This is Bibi at his best. Because, after all, what is a “principle” to him if not a recommendation that he should form the next government? Is there anything more principled in the world? When he ignored Shaked and Bennett after the 2013 and 2015 elections, didn’t call them and left them for last in the coalition talks (in 2013, he even waited until he had signed a coalition agreement with the “old” Tzipi Livni) – that was a principle. When, at his wife Sara’s command, the two legislators were not allowed into the official residence or onto the prime minister’s plane – that was a principle. When Bibi and Sara demanded that the Walla news site publish disgusting calumnies about Shaked and about Bennett’s father and his wife – what was that if not pure ideology?
It’s hard to find sweeping support in the top ranks of Likud for a tactic that targets Shaked directly; a majority of the party’s senior figures did not volunteer to go on the air and savage her. Finally, Miri Regev was delegated to lambaste her. Then after a round of interviews and 24 hours of adrenaline rush, the urgent order came from election headquarters: Cease fire!
“She’s caused us enough damage,” one of Regev’s colleagues said of her.
The prevailing view is that Regev, who is a friend of Sara, was carrying out the latter’s orders; after all, no command from the prime minister’s wife is too trivial for her. In her vulgar style, Regev accused Shaked of no less than “opportunism” because she wanted to return to Likud, where she began her political career. Only a person totally lacking in self-awareness – that is, someone like our culture and sports minister – is capable of coming out with a remark like that when there are still politicians living among us who were around in 2008, when Regev herself, after retiring as spokeswoman for the Israel Defense Forces, dithered over whether to join Labor or Likud.
Shaked shot back: She claimed that it had actually been Regev herself who blocked her attempt to join Likud after the last election. (In fact, Minister Gila Gamliel also did some work in that regard.)
As noted, not all the ranking figures in Likud were overjoyed with the line taken against Shaked. For her part, Deputy Foreign Minister Tzipi Hotovely, the favorite daughter of the religious-Zionist movement, sent a warning message to whomever she sent it to, to get off Shaked’s back, and immediately. The religious right hates attacks on its leaders, certainly one as popular as Shaked, Hotovely insisted.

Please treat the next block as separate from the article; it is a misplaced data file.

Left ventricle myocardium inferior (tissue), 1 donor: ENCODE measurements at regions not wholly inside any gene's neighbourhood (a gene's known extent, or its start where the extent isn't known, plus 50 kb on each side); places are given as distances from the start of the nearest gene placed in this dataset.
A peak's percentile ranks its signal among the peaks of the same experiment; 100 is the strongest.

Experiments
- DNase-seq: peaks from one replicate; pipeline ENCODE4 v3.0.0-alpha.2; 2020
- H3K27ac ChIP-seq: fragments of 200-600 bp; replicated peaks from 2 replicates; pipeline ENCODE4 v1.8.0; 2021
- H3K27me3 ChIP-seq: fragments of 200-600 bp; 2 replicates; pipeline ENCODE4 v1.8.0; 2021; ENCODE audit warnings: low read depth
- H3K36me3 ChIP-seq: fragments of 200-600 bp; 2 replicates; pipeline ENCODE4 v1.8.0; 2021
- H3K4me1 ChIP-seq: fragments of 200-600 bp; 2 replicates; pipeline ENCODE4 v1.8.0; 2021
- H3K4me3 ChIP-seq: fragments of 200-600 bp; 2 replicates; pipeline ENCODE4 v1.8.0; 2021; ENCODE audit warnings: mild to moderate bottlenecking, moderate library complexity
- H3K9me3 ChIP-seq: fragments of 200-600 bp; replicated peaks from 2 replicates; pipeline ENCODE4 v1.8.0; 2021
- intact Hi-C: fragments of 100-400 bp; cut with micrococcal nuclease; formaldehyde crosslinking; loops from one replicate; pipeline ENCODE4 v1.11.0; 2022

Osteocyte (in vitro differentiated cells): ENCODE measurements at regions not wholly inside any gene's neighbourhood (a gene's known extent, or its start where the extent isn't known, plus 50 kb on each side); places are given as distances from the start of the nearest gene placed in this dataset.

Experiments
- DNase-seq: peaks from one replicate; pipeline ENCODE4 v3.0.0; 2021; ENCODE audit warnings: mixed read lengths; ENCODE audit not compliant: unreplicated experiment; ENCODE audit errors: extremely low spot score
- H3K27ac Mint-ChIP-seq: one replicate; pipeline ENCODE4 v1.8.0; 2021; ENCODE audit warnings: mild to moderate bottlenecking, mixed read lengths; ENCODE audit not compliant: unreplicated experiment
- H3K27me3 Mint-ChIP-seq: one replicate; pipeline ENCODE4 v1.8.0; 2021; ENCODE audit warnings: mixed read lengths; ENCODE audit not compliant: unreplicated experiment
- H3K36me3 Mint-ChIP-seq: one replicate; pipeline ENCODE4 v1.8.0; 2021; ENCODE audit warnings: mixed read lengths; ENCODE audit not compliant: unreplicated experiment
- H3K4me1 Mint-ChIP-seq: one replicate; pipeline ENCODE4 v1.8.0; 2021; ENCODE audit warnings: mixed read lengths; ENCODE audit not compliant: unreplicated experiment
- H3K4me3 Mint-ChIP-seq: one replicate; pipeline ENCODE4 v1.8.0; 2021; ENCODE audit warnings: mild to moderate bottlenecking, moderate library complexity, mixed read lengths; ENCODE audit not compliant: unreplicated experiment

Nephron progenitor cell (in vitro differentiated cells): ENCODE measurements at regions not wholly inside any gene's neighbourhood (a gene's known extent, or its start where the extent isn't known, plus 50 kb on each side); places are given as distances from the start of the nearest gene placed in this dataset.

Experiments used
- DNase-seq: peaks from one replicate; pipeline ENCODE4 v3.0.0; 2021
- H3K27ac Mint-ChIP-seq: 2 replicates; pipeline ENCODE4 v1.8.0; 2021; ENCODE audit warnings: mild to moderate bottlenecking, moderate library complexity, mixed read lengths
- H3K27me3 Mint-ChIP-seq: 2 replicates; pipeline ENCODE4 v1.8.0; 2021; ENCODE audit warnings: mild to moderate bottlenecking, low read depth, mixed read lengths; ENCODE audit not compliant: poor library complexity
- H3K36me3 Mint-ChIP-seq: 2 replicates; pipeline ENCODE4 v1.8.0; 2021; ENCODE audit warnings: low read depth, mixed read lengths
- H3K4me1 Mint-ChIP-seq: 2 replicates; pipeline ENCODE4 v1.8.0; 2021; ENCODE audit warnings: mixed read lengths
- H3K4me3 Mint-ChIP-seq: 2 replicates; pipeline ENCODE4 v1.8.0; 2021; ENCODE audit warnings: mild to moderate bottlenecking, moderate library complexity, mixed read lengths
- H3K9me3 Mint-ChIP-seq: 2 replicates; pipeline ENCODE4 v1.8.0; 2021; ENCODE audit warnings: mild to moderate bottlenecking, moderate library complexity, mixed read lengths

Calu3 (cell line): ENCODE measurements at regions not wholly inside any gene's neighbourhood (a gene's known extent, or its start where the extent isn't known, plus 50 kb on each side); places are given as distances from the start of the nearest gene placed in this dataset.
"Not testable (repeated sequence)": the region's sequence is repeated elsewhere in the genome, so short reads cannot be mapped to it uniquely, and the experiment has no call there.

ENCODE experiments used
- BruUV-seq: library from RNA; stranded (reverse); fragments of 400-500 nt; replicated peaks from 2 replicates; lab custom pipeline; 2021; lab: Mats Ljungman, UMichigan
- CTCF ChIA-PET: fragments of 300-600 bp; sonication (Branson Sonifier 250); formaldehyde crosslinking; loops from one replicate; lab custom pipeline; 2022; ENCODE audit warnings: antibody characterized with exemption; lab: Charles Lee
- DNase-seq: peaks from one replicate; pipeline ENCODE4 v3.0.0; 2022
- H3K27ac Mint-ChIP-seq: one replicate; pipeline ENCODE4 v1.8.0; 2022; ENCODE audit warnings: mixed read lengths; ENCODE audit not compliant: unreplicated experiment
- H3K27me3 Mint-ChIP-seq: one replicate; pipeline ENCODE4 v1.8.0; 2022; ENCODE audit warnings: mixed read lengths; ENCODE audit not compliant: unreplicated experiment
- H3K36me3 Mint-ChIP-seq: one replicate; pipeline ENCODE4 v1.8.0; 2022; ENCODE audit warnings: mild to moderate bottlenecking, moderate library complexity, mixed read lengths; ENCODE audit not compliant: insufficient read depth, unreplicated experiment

I asked her how she reconciles that message with her own harsh words against Transportation Minister Bezalel Smotrich (Yamina/National Union), following his recent burst of curses against the prime minister and the Supreme Court. “My criticism of him was justified and substantive,” replied Hotovely. “He went too far. But among my public, the attacks on Shaked generate a reverse effect. Our rival is Kahol Lavan, not the religious-Zionist movement.”
Whether by chance or not, the order to hold fire was issued to Likud representatives about two hours after Hotovely sent her message.
For 70 days and more, we’ve been mired in this sweaty, sticky election campaign. The jellyfish floated into the beaches and out, but one issue hasn’t yet surfaced yet on our shores: the Israeli-Palestinian conflict and its implications for Israeli democracy. No one seems to be interested: not the Leader and not the frightened wannabe rivals. Benny Gantz and his coterie of fearless generals won’t dare lay on the table a plan to curb the rush toward either a binational state with a Palestinian majority, or an apartheid regime.
This week Ehud Barak, No. 10 on the Democratic Union slate, was a guest at a conference of the Council for Peace and Security. He presented a detailed diplomatic-security blueprint, one that has to be supported by anyone who’s against one of the two options mentioned above. Its gist: a move toward a comprehensive, regional settlement, and negotiations with the Palestinian Authority on a two-state solution. If that option fails, Israel would unilaterally demarcate a border that would encompass the main settlement blocs, and allow the 17 percent of the West Bank settlers who live in isolated communities to leave their homes within the framework of an “absorption, evacuation, compensation law.” That’s it, in a nutshell.
Barak is part of a niche Knesset slate that describes itself with a pride that’s unknown in these parts as “left wing.” He can allow himself to talk about the damage of the occupation and to call the isolated hilltop settlements that were planted as peace-scuttling land mines by their name: harmful to the security of the state.
In these vacuous, dry, gimmick-laden days, replete with noisy, childish outbursts – at least Barak took the trouble to present a serious plan that in our toe-the-line times could even be considered courageous.
The day after the conference I asked him whether, if a broad coalition is formed, his party will want to be part of it. “They won’t need us,” he replied realistically. He admitted that a unity government might be the only formula by which to avoid a third election within a year, but added, “Benny [Gantz] is not fighting, not making an effort. He sounds like someone who longs to crawl into one government with Bibi and Lieberman. That’s capitulation, surrendering without a fight, in an election that could prove fateful.”
Lieberman today is the bon ton of quite a few voters who previously supported center-left parties, I told him. “They are blind and stupid,” he declared.